May 22, 2024

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Interview with Alma Naidu: Being an elite patriarchal bubble that doesn’t let anyone in …

Interview with singer Alma Naidu. An interview by email in writing.

Dear readers, get to know more about our US/EU Jazz – Blues Festivals and the activities of our US/EU Jazz – Blues Association in the capitals of Europe, we will soon publish program for 2024, enjoy in the July – August – Brussels, Berlin, Prague, Warsaw, Sofia, new addreses this year, also in Amsterdam, Budapest and Liverpool. – First, where you grew up, and what got you interested in music. How exactly did your adventure take off? When did you realize that this was a passion you could make a living out of?

Alma Naidu: – I grew up in a musical household in Munich, my mother is an opera and concert singer, my father a conductor. I was surrounded by music and we have always been singing. When going to bed, when waking up, on every car journey. Of course we had a piano at home and with already two years old I sat down at it, imitating my parents. With five years old I started taking classical piano lessons, from age 7 to 13 I played the violin, in my youth I took a couple of guitar lessons to learn to play the riffs of my back then favorite band Metallica.

OUR US/EU Jazz and Blues Festivals 2024

OUR US/EU Jazz and Blues Festivals 2023

With my mother and in various children choirs I learnt the classical singing basics. I had my first more modern singing lessons when I was about 15 years old. I had a lot of different interests growing up, so when I graduated and did my ‚Abitur’ I started studying communication science with psychology. Quite early though I realized I needed to do something with music and was planning to go in the direction of film music composing and production. I attended a guest study program at the music university in my hometown and had insights into different classes, including the jazz program. This showed me how in the jazz course you not only learn about playing or singing, you also have classes such as composition, arrangement and theory (which I love). At this point I didn’t really have a clue what jazz was though but was intrigued by the the course! So I applied, got in, experienced „the Jazz“ and quite quickly got into the local scene. Sang as a sidewoman in various bands and projects, was hired to a lot of different stuff – including musical theatre productions – and as of the last year or so, focused on my own music and recorded my debut album. I am very grateful I get to do play my own original music full time.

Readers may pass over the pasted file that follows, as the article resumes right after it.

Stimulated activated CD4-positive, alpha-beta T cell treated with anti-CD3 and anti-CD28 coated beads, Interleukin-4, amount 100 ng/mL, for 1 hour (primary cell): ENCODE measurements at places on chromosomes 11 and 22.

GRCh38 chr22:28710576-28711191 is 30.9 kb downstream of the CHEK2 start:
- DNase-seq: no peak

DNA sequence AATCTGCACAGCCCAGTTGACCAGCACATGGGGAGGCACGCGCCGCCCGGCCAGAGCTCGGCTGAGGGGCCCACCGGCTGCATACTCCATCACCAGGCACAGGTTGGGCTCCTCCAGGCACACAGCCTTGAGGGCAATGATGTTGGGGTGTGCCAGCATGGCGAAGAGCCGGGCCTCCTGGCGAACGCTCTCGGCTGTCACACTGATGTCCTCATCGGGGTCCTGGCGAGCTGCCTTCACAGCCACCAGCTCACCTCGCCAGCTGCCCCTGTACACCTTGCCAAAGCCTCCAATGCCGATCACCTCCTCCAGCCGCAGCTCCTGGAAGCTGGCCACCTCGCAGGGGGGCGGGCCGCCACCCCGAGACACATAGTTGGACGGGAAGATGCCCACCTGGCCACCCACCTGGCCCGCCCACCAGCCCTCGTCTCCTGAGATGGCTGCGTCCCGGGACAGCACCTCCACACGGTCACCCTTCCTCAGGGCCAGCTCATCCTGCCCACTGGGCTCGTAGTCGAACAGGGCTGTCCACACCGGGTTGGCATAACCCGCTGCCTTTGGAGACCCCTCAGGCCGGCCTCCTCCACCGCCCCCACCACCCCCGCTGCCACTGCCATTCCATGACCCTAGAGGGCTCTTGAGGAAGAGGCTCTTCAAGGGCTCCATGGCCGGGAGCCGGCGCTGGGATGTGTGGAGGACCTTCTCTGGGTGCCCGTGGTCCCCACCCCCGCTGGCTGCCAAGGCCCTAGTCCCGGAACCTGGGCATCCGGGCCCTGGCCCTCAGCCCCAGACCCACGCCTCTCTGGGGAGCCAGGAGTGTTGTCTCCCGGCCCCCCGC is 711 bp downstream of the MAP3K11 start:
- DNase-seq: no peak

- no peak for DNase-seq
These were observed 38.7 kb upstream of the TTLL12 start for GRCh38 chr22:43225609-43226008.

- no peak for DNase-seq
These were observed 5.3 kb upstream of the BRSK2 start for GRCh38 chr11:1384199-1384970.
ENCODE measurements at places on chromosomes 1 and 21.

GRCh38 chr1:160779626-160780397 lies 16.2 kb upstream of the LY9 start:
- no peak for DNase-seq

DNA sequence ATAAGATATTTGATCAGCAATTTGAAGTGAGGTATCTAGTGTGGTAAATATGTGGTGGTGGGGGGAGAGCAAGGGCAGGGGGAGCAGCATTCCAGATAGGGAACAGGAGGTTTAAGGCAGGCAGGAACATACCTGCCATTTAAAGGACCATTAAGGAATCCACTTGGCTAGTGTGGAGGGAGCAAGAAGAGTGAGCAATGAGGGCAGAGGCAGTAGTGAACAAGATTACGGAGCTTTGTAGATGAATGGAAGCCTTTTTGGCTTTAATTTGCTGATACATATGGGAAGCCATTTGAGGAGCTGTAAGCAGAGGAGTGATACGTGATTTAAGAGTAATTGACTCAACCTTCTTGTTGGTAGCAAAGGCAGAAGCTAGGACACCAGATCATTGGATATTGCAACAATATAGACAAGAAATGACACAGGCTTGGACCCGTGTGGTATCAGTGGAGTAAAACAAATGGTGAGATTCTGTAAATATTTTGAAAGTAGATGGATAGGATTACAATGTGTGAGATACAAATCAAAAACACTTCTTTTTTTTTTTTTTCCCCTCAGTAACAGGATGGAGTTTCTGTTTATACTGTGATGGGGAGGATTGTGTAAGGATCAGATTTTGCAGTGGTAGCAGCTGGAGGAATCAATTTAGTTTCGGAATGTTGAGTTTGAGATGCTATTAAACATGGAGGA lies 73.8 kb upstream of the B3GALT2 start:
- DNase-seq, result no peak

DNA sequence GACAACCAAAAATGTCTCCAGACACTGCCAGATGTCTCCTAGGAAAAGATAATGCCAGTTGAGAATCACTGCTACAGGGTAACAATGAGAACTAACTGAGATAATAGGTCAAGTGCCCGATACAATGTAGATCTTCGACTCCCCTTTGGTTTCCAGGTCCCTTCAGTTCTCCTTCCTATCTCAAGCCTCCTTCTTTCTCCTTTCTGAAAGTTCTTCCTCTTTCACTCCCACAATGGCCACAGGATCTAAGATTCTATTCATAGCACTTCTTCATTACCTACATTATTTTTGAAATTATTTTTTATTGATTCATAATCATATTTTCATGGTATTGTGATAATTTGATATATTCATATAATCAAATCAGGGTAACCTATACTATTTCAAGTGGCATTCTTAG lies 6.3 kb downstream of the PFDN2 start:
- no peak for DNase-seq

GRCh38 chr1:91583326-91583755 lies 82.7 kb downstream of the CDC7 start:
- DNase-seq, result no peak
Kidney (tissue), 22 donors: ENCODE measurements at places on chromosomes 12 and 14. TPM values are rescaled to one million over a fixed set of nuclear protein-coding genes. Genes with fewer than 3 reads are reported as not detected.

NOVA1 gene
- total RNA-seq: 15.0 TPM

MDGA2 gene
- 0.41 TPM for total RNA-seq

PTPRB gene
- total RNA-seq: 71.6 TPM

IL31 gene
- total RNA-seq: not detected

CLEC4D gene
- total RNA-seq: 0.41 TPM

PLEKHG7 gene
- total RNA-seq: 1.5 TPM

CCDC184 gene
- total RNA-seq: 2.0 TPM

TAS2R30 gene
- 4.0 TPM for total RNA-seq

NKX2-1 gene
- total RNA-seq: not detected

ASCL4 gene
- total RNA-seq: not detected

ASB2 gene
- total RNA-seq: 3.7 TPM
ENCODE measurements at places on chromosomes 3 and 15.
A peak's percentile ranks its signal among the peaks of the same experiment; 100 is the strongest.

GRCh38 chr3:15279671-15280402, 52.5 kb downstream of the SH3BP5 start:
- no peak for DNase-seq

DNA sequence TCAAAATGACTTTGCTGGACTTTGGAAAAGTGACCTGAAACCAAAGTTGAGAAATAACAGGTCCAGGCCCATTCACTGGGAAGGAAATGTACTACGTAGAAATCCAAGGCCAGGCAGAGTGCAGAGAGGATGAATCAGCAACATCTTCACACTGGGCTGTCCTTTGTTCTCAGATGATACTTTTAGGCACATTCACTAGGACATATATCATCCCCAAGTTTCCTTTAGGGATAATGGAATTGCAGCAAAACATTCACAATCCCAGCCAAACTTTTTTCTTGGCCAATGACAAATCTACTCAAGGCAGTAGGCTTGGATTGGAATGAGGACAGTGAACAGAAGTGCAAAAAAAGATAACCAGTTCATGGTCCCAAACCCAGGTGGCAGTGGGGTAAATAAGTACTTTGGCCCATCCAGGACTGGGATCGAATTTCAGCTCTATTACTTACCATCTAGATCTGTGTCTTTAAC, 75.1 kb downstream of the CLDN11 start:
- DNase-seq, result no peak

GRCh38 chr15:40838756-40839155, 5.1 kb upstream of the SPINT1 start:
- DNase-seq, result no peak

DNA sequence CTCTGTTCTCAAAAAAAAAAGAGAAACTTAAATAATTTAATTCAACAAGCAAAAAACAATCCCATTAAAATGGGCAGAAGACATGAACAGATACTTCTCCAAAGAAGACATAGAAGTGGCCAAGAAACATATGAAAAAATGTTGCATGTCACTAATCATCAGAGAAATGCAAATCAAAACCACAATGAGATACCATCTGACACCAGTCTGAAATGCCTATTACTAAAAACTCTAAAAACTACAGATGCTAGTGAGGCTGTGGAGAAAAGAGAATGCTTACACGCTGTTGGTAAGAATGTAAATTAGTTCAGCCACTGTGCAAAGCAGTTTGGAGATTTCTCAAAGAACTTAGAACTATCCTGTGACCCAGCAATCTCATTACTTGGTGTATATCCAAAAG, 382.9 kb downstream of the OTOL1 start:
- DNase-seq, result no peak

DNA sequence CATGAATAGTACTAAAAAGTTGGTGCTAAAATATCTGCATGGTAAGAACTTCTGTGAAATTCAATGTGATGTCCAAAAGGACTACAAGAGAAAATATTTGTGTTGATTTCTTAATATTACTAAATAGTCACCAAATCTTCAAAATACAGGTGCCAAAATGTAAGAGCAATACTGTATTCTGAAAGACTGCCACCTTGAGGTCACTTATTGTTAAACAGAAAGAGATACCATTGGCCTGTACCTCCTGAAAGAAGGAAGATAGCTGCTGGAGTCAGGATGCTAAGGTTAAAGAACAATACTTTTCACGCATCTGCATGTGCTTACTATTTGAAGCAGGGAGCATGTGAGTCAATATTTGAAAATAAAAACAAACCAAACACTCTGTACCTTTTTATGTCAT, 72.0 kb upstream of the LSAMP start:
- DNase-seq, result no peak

JBN: – How has your sound evolved over time? What have you been doing to find and develop your own sound?

AN: – I have always loved many different genres and listened to a lot of music throughout my life – from Disney to Metallica. My voice as well as the music I am writing is a product of all those different influences. Coming from a classical voice background, then learning musical theatre technique really helped me shaped my voice and be flexible.

As for my instrument, my voice, I noticed a huge difference and much more ease ever since I focused on the relaxation and untightening of my body. Yoga has helped me a lot with this, especially focusing on relaxing the neck, upper back and jaw. Ever since, my sound is much more free and has more space.

As for my original music: as I said, it’s a product and mix of all my different influences and it continuously changes. What I learned in university taught me the crafts I need for composition. Especially at my study abroad year at the Royal Academy of Music in London, learning different composition techniques from Pete Churchill, I learned so much that I can still draw.